The Government has said that it is constitutionally precluded from changing the Presidential Inauguration date from 11 November.

The scheduling of the event later this year has been criticised as it takes place on the centenary of Armistice Day.

The signing of the treaty that ended the World War I is commemorated throughout Europe on 11 November each year.

It has added significance this year as it is the centenary of the end of the war.

The armistice between the Allies and Germany was signed in a railway carriage at Compiègne, France, and took effect on the "eleventh hour of the eleventh day of the eleventh month" in 1918.

Minister for Health Simon Harris said it was a logistical issue but that the Government would reflect on it.

A spokesperson for Minister for Local Government Eoghan Murphy said the date for the inauguration was not a date chosen by the Government.

The dates for the inauguration this year are the same as they were in 2011.

Protocol arrangements are being looked at the facilitate an early inauguration on 11 November, he said.

Labour Party leader Brendan Howlin called for the inauguration date to be changed.

Speaking on RTÉ's News at One, Mr Howlin said the Irish president should be available to stand shoulder-to-shoulder with other heads of states to commemorate the event.

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Historian Tom Burnell, who has published a 15-volume list of the Irish killed in World War I, said 11 November should be marked every year as some 30,000 Irish people died on the battlefields of Europe.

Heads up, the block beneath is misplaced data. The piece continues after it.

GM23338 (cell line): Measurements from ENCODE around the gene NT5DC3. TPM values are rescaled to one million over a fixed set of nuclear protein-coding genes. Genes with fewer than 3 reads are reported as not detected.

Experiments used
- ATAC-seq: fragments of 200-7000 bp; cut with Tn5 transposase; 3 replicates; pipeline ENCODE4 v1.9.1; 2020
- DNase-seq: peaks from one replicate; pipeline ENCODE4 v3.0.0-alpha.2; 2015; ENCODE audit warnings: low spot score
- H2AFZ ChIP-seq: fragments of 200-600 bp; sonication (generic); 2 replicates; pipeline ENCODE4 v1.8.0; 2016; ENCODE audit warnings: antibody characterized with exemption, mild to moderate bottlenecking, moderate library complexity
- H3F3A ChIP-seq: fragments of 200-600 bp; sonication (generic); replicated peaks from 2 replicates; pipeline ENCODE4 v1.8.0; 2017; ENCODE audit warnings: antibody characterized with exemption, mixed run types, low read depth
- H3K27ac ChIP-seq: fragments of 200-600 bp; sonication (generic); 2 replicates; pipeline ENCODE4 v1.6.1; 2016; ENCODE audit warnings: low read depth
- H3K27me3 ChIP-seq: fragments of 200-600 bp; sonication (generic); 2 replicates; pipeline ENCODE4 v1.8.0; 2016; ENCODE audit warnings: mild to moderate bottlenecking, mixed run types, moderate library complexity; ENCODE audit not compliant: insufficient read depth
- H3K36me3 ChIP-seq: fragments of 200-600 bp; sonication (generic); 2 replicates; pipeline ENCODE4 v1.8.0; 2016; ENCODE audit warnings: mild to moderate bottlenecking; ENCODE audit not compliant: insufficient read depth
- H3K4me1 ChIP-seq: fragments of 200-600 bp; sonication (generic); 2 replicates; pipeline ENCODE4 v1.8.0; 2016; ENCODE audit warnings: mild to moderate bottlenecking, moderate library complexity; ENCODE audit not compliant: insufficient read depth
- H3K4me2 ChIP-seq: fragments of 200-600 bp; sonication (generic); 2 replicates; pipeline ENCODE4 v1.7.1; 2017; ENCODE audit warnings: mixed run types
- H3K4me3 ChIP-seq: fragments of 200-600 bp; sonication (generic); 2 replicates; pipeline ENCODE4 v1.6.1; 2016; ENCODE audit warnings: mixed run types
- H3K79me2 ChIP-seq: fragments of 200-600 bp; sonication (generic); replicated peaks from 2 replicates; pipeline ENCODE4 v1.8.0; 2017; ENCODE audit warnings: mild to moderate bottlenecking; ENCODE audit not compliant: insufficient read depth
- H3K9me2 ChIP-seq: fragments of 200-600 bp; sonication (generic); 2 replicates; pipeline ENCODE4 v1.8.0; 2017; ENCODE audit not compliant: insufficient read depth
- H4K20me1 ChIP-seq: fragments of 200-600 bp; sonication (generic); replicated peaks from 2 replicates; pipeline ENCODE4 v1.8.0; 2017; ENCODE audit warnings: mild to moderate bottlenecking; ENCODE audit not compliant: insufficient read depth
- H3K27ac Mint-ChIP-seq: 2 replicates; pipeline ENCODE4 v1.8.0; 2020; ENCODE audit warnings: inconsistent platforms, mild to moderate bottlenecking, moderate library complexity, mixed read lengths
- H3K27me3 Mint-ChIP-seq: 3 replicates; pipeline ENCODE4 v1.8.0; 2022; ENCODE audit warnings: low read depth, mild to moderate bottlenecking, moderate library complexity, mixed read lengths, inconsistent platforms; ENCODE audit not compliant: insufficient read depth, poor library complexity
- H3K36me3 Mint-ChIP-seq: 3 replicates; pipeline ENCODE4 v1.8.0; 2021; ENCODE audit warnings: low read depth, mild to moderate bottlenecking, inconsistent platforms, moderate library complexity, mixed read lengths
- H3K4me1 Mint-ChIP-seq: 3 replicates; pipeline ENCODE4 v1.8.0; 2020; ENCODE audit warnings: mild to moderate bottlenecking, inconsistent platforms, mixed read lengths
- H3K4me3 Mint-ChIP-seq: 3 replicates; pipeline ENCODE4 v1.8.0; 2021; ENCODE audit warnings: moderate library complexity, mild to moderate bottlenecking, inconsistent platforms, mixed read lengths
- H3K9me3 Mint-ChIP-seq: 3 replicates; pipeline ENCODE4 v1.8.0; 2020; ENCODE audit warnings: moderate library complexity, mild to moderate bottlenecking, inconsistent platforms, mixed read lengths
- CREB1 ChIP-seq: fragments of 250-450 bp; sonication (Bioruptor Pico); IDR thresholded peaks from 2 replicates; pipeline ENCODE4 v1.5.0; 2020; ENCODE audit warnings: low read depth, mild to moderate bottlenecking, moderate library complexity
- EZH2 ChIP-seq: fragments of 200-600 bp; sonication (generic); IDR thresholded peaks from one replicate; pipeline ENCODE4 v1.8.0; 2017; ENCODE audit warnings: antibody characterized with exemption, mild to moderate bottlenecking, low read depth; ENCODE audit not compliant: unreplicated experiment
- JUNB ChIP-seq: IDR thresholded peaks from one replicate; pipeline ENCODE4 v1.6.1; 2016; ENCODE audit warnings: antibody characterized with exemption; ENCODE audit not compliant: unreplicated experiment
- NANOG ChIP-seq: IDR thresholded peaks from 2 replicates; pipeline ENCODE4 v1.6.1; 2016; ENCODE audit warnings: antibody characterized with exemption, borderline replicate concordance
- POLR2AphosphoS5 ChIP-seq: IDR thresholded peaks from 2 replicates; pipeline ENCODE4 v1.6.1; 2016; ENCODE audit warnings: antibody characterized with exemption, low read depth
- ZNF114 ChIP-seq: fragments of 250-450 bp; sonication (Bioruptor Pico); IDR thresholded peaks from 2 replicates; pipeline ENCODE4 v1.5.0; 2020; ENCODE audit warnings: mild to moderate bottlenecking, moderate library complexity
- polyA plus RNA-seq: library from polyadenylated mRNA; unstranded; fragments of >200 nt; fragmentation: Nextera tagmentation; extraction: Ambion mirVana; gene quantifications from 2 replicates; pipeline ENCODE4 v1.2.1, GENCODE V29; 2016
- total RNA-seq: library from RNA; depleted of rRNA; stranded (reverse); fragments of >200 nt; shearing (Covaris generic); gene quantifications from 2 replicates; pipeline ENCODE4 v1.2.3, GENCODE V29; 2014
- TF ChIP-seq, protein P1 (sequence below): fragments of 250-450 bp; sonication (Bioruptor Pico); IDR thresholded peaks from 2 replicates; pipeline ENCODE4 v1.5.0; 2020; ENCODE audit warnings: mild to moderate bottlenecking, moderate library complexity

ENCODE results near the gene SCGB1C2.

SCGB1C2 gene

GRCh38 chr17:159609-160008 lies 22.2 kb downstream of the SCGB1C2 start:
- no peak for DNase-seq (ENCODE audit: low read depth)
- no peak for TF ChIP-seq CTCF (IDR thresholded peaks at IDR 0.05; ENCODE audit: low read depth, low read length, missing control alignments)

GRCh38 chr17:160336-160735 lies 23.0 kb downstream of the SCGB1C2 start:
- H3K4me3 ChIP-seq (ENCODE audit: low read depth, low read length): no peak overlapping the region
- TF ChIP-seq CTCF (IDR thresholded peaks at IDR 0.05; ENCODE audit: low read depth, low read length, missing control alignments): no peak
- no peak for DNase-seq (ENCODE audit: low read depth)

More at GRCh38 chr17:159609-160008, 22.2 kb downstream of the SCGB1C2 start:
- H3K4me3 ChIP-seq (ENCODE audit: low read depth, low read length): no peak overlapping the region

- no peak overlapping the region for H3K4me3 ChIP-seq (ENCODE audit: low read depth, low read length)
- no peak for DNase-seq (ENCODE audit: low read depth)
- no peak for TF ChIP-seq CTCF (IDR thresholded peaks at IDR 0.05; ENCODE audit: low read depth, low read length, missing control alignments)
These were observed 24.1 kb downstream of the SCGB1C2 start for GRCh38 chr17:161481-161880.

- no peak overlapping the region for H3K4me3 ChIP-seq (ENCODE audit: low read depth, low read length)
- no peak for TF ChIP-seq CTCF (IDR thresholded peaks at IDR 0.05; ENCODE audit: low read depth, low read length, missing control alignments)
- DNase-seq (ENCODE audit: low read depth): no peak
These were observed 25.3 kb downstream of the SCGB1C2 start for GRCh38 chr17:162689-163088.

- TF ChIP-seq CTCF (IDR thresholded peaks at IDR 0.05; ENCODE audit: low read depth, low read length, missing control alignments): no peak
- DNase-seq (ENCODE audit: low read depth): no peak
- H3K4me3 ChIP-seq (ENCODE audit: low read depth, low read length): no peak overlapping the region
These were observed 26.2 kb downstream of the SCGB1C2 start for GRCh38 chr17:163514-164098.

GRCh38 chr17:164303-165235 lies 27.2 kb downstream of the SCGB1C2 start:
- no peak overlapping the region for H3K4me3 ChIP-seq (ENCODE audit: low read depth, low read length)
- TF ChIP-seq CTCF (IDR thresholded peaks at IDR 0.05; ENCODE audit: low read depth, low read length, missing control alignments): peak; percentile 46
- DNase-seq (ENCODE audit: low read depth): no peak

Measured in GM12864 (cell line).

Speaking on RTÉ's Morning Ireland, Mr Burnell said the decision to have the inauguration on this date was "ludicrous" as this was the only chance to mark the centenary of the Great War.

The date of the inauguration is determined by the fact that the current president’s term in office ends on 10 November and the ceremony for the new president is held the following day, which this year falls on the 100th anniversary of the ending of the war.

"Our men and women who died during World War I should be remembered on that day," Mr Burrell said.

He explained that the majority of the 30,000 who died came from Dublin (9,000), followed by Cork (4,700).

Mr Burrell said a commemoration should be held in the War Memorial Gardens in Islandbridge.

Glasnevin Trust has said it is working with the Government to ensure its WWI commemoration would not clash with the Presidential Inauguration in order for people to be able to attend both events if they wished.